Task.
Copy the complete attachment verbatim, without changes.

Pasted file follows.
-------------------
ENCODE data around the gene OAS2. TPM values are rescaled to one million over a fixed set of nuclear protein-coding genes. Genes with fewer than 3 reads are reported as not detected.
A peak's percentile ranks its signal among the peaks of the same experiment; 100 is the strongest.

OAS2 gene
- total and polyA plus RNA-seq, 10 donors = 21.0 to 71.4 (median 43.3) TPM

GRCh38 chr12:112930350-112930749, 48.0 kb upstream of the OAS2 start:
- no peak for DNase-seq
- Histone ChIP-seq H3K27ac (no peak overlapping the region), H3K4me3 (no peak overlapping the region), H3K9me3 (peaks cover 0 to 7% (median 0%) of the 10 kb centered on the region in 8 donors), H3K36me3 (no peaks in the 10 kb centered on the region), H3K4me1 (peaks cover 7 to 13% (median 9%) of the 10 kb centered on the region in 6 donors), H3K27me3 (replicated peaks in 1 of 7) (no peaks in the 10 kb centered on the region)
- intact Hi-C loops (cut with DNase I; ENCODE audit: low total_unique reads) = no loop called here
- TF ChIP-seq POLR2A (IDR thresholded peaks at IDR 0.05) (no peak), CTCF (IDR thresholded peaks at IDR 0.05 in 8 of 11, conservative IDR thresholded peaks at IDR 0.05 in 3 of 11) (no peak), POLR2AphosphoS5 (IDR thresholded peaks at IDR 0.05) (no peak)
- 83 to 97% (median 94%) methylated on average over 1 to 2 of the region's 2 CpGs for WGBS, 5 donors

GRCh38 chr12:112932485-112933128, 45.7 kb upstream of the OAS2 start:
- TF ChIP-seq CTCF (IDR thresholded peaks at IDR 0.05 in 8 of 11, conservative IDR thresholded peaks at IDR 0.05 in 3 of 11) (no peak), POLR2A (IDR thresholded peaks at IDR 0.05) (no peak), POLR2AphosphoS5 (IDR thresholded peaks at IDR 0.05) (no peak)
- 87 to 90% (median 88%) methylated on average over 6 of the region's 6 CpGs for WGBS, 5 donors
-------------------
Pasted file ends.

ENCODE data around the gene OAS2. TPM values are rescaled to one million over a fixed set of nuclear protein-coding genes. Genes with fewer than 3 reads are reported as not detected.
A peak's percentile ranks its signal among the peaks of the same experiment; 100 is the strongest.

OAS2 gene
- total and polyA plus RNA-seq, 10 donors = 21.0 to 71.4 (median 43.3) TPM

GRCh38 chr12:112930350-112930749, 48.0 kb upstream of the OAS2 start:
- no peak for DNase-seq
- Histone ChIP-seq H3K27ac (no peak overlapping the region), H3K4me3 (no peak overlapping the region), H3K9me3 (peaks cover 0 to 7% (median 0%) of the 10 kb centered on the region in 8 donors), H3K36me3 (no peaks in the 10 kb centered on the region), H3K4me1 (peaks cover 7 to 13% (median 9%) of the 10 kb centered on the region in 6 donors), H3K27me3 (replicated peaks in 1 of 7) (no peaks in the 10 kb centered on the region)
- intact Hi-C loops (cut with DNase I; ENCODE audit: low total_unique reads) = no loop called here
- TF ChIP-seq POLR2A (IDR thresholded peaks at IDR 0.05) (no peak), CTCF (IDR thresholded peaks at IDR 0.05 in 8 of 11, conservative IDR thresholded peaks at IDR 0.05 in 3 of 11) (no peak), POLR2AphosphoS5 (IDR thresholded peaks at IDR 0.05) (no peak)
- 83 to 97% (median 94%) methylated on average over 1 to 2 of the region's 2 CpGs for WGBS, 5 donors

GRCh38 chr12:112932485-112933128, 45.7 kb upstream of the OAS2 start:
- TF ChIP-seq CTCF (IDR thresholded peaks at IDR 0.05 in 8 of 11, conservative IDR thresholded peaks at IDR 0.05 in 3 of 11) (no peak), POLR2A (IDR thresholded peaks at IDR 0.05) (no peak), POLR2AphosphoS5 (IDR thresholded peaks at IDR 0.05) (no peak)
- 87 to 90% (median 88%) methylated on average over 6 of the region's 6 CpGs for WGBS, 5 donors